So she’s a writer we look to to help make sense of our lives. But you need a certain emotional constitution. Not intellectual, though of course she demands a highly literate reader. But I’ve often seen very intelligent people try to get her and fail. This is something I’m seeing yet again in some of the reviews. In three lines I can tell if the reviewer has that constitution or not. It’s not something you can force. She herself said, in her only televised interview, that it’s a matter of “contact.”
What do you think Lispector excelled at in the short stories that she didn’t do in her novels?
The novels and the stories feed off each other. The novels are mystical laboratories, in which Clarice is seeking and perfecting the language she will deploy in the stories. If, on the one hand, the nobility and beauty of this language can hardly be overpraised, it is also sometimes a highly difficult language to adapt to narrative. Sometimes in the stories we see that—we call the delirious “Brasilia” pieces “stories,” though that is truly only for lack of a better word. And in the stories we so often see the arrival of the mystical moment, which is the crisis or the climax of the plot, the moment in which something happens that changes the protagonist’s life. But without the novels we might not see that what appears to be a breaking point in a life, or in a day, is really the emergence of the divinity that Clarice Lispector so fervently sought. It’s hard to imagine a writer who is so diverse yet so of a piece. Reading one part of her work will always illuminate the others. And to read as a whole is fantastically rewarding.
How was it working with interpreting Lispector’s voice and working with Katrina Dodson, who translated The Complete Stories?
I have a friend who is dyslexic. The condition was hardly understood when he was a kid— there were no facilities for people like him. He was telling me that part of dyslexia is learning to think your way around words. The original word is missing and you have to come up with something else. And it occurred to me that translation is exactly that. It’s hard to explain to people who haven’t done it themselves that it barely matters how well a translator knows the language she’s translating from. Of course, Katrina’s Portuguese is excellent or we never would have brought her onto the project. But more importantly, her English is excellent. Like a dyslexic, the translator has to have not one but ten words on hand in her own language for every word in the original language. And then it is a matter of very hard, often boring and grinding work, draft after draft after draft. And I suppose my role is to go along with that, to read it word for word in both languages, to try to think alongside both author and translator until we’ve sorted through all the debris of the dictionary and found something that sounds like the original.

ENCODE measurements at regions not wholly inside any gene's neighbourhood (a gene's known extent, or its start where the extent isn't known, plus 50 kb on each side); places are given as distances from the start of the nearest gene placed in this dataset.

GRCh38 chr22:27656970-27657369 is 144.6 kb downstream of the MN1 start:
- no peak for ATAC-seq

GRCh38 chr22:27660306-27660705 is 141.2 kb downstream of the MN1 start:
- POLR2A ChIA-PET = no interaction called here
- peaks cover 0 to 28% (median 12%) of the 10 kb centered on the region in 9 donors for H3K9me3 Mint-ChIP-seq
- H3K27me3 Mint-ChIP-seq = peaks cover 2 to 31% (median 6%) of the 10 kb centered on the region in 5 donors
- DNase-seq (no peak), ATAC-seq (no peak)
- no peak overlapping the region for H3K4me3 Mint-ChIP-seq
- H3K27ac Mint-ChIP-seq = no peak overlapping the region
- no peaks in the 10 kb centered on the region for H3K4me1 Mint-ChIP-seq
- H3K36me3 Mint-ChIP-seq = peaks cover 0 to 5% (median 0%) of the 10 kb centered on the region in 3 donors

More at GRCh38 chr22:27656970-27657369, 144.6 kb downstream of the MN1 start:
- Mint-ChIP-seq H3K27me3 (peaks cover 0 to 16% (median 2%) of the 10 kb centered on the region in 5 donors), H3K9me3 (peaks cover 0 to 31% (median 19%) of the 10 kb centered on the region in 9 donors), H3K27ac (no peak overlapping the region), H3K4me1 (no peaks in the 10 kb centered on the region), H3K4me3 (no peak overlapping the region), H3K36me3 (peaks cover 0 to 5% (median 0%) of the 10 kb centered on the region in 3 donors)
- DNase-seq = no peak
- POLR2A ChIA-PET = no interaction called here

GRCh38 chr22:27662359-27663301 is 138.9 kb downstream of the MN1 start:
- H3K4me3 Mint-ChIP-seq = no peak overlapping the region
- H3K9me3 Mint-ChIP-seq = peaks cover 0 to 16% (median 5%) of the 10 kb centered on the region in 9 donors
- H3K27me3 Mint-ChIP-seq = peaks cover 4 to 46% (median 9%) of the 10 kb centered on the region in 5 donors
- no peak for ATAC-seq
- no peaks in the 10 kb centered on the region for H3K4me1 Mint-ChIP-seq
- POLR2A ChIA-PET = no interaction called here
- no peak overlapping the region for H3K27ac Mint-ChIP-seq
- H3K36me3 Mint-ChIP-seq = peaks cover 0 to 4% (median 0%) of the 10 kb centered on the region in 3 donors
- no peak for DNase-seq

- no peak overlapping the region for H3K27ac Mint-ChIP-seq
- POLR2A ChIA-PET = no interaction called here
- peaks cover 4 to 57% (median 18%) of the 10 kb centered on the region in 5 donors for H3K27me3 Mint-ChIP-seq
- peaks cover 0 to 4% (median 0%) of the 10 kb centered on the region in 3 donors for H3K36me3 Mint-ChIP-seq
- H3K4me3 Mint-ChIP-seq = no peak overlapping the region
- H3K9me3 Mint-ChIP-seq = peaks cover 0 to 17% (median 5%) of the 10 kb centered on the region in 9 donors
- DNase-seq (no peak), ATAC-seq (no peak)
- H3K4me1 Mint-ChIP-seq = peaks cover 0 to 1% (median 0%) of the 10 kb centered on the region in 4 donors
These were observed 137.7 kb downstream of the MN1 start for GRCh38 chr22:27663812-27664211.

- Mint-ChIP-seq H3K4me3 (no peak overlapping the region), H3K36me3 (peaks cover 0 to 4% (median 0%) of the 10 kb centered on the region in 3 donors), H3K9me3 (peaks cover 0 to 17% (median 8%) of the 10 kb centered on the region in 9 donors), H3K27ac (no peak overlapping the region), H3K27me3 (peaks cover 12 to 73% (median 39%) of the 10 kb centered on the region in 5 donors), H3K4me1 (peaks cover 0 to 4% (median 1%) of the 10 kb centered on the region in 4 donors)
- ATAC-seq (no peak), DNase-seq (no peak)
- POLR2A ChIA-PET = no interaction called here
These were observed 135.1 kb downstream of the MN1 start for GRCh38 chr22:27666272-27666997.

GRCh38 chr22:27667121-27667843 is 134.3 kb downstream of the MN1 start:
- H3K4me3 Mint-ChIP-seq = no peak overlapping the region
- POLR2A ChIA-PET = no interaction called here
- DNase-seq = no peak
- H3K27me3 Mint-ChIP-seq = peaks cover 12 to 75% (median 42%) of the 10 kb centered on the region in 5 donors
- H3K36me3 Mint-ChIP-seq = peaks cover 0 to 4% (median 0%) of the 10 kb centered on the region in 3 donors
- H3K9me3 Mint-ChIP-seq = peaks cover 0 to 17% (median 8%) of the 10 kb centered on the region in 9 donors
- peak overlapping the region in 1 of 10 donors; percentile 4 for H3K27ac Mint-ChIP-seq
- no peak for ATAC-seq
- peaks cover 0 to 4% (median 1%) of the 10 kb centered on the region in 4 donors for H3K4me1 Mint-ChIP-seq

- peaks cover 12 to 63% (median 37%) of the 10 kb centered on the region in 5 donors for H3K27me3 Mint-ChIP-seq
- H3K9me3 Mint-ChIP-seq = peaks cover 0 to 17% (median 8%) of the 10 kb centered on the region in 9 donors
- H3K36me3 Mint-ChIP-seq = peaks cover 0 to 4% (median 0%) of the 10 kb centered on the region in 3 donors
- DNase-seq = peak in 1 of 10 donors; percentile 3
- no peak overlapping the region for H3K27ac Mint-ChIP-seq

You got the Lispector retranslations started off with your 2011 translation of The Hour of the Star, which many consider her masterpiece. Why did you start there?
I took Portuguese in college, but I didn’t feel a real connection to the language until our class started reading short works of Brazilian literature. One of them was The Hour of the Star, and that was when my eyes met Clarice’s across the smoky barroom. One of the most fun things about reading is sharing your reading with others, but when I looked at the old translation, it was so awful that it actually made my stomach ache when people would say they were reading it. I couldn’t stand it! So I found myself in the weird position of telling people not to read a book that I was desperate for them to read.
As the series editor for new translations of four of Lispector’s other novels, you oversaw some extremely talented translators working on some very exacting prose.
I was someone who was very trusting of translations because, even though I knew languages, I had never really gone through them line by line. When I look back at my younger self being shocked at the old translation of The Hour of the Star, I feel like one of those people who suddenly realizes that everything he reads in the newspaper isn’t actually true.
So when I started out with this project, I wanted to accomplish several things. First, I didn’t want to do it all myself, because I felt that after five years of work on the biography I needed to move on. Second, I wanted to increase the number of translators from the Portuguese. The well-known ones are few and often booked years in advance—everyone wants the same four or five people. I wanted to find younger people. Third, I wanted to create a unified voice for Clarice in English. Her Portuguese is extremely distinct, and translators, like all writers, have very distinct voices of their own. Not to mention accents—we had people from England and Australia as well as Americans. So I felt sometimes like the director of the orchestra. People play their own instruments, but the audience should hear a single voice. The work this required can’t be overstated. I explained my approach to the translators I interviewed for the project. And they all agreed that it was important, especially, to try to preserve Clarice’s strangeness in English, not to muck with her syntax, not to try to iron her out, but to let these books clash and bang as cacophonously and as gloriously as in her inimitable Portuguese.